"I submit that the development of the desire to know and the teaching of effective methods of independent study are the most valuable things we can give our students." - George F. Budd, inauguration address, September 17, 1965

Asset titleDr. Leonard H. Axe (3rd president)

Dr. Axe was named the third president of Kansas State Teachers College on July 1, 1957. His inauguration ceremony was held on September 13, 1957, at the 54th opening day convocation.

President Axe insisted on a focus for the college much different from that promoted by presidents Rees Hughes and William Brandenburg. Axe's academic and professional background in business administration prompted an directed the changed focus. Heads of academic departments became chairmen and Axe created three new positions: academic dean, dean of administration, and dean of instruction. These changes, along with expanded curriculum, were the final steps in the institution's transformation from teachers' college to Kansas State College of Pittsburg in 1959.

"Those of us who have dedicated ourselves to the teaching profession are prepared to pay the price, both emotionally and physically, to see to it that the nation's youth are prepared, not for the world their parents faced, but the one they must face." - Leonard H. Axe, inauguration address, September 13, 1957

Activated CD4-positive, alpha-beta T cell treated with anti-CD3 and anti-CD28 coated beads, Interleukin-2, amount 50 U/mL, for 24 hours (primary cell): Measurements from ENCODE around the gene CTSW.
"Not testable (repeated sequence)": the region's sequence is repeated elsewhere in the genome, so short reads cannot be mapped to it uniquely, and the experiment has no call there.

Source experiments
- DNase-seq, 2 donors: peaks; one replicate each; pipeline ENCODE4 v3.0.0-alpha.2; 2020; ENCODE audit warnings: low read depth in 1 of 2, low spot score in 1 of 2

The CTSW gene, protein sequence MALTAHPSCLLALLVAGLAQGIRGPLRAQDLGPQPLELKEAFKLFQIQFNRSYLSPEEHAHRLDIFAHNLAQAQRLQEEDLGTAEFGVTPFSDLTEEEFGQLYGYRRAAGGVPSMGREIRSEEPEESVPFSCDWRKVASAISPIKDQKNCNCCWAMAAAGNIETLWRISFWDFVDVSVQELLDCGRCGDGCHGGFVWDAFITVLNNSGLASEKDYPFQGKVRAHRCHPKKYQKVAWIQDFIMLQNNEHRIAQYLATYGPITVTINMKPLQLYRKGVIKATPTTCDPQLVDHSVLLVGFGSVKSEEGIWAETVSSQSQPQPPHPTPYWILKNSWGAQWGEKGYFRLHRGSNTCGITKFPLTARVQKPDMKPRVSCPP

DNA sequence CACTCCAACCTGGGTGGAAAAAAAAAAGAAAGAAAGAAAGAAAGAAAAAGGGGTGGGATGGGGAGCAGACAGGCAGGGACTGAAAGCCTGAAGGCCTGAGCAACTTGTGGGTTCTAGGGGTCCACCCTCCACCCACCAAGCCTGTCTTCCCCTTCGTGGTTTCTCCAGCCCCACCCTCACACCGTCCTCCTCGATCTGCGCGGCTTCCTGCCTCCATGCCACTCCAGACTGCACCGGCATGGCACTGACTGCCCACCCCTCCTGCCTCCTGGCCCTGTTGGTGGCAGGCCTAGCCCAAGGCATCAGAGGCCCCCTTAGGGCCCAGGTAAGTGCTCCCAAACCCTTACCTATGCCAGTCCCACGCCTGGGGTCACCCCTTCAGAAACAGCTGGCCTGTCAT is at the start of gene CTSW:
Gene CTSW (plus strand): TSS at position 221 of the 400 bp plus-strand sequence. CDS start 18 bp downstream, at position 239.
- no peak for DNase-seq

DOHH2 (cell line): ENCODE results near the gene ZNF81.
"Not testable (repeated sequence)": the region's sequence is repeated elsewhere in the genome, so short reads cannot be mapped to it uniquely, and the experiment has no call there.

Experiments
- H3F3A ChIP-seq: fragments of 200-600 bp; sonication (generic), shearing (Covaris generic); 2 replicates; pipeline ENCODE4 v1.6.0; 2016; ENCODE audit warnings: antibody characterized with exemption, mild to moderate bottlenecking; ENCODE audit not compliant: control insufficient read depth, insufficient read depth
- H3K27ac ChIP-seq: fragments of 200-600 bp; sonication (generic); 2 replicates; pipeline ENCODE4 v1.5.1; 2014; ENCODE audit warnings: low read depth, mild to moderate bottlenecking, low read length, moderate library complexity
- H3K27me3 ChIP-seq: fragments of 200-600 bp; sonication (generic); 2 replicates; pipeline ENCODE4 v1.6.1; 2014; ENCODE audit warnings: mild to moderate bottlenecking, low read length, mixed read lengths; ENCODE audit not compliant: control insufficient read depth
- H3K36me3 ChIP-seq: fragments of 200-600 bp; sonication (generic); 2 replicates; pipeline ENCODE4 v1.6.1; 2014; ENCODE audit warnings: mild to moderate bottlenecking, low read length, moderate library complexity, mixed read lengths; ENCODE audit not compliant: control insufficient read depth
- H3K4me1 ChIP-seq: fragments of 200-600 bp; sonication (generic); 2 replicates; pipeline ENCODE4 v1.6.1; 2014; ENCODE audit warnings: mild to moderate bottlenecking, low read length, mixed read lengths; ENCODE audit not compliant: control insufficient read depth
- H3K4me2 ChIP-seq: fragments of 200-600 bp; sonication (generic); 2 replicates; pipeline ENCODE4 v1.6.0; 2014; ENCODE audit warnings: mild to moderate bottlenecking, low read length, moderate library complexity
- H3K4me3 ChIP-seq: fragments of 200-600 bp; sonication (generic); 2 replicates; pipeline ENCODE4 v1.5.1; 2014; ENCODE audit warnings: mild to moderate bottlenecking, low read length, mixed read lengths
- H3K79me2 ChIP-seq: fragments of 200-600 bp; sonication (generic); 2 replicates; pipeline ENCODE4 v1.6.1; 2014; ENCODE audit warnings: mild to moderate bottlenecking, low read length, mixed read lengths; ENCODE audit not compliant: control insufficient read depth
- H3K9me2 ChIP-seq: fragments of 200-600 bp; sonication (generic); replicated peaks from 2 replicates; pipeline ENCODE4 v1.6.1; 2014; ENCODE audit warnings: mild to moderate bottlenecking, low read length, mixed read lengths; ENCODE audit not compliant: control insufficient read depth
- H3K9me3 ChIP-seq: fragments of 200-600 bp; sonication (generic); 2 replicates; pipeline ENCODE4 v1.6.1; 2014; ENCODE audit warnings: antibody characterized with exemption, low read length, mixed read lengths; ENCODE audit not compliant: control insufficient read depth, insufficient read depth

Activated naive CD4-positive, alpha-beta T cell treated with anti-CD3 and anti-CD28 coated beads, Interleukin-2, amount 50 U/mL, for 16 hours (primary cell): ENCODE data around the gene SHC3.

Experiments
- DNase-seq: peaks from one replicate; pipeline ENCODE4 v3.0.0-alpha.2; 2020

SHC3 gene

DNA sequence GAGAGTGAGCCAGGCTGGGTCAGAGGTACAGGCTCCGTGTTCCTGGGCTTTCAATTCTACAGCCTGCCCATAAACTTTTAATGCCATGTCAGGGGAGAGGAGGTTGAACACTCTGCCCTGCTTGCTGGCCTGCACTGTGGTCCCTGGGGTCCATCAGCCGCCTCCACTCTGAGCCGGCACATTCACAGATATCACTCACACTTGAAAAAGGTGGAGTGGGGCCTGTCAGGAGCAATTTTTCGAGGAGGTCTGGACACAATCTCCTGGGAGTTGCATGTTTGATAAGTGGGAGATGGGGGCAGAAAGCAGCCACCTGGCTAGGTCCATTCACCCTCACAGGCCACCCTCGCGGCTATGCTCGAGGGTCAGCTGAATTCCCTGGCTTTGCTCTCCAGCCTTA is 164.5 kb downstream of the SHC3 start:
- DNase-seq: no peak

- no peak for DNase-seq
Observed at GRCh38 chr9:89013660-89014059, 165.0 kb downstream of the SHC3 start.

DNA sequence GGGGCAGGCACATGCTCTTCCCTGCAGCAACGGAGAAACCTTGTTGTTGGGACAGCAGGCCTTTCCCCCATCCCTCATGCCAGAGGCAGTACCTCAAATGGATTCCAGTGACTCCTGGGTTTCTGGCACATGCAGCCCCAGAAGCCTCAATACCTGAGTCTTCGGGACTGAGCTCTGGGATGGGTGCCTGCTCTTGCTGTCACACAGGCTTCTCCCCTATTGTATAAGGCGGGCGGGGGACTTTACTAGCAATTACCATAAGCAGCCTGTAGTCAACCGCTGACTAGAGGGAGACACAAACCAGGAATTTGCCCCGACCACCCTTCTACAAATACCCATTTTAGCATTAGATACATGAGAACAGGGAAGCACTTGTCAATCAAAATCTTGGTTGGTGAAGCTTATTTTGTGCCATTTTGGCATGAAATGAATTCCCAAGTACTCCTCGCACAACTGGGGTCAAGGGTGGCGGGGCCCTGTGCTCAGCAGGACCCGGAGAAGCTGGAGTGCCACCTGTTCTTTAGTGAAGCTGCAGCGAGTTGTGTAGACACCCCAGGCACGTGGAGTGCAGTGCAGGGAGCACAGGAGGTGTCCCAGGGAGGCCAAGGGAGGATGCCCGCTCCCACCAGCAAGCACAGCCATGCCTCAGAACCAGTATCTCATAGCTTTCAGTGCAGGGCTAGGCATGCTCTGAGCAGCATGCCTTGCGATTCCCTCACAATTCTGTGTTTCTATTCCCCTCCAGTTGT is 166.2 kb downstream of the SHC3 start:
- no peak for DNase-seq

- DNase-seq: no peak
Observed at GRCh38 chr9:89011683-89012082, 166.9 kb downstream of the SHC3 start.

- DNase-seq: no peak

Asset titleDr. Rees H. Hughes (2nd president)

Dr. Hughes was named the second president of Kansas State Teachers College on July 1, 1941. He was formally inducted into office on September 12, 1941, during a brief ceremony that was part of the opening convocation for the fall semester.

Dr. Hughes came to office following the death of longtime president, William Brandenburg. Hughes is best remembered for recruiting numerous highly qualified faculty members to the college over the next 16 years. But he also oversaw the challenging years of World War II, when enrollment dropped, and the great enrollment increases occasioned by the passage of the GI Bill after the war. Hughes led the college through is second major period of construction during which seven new dormitories were opened along with a new classroom in Russ Hall. He maintained the college's emphasis on teaching until his retirement.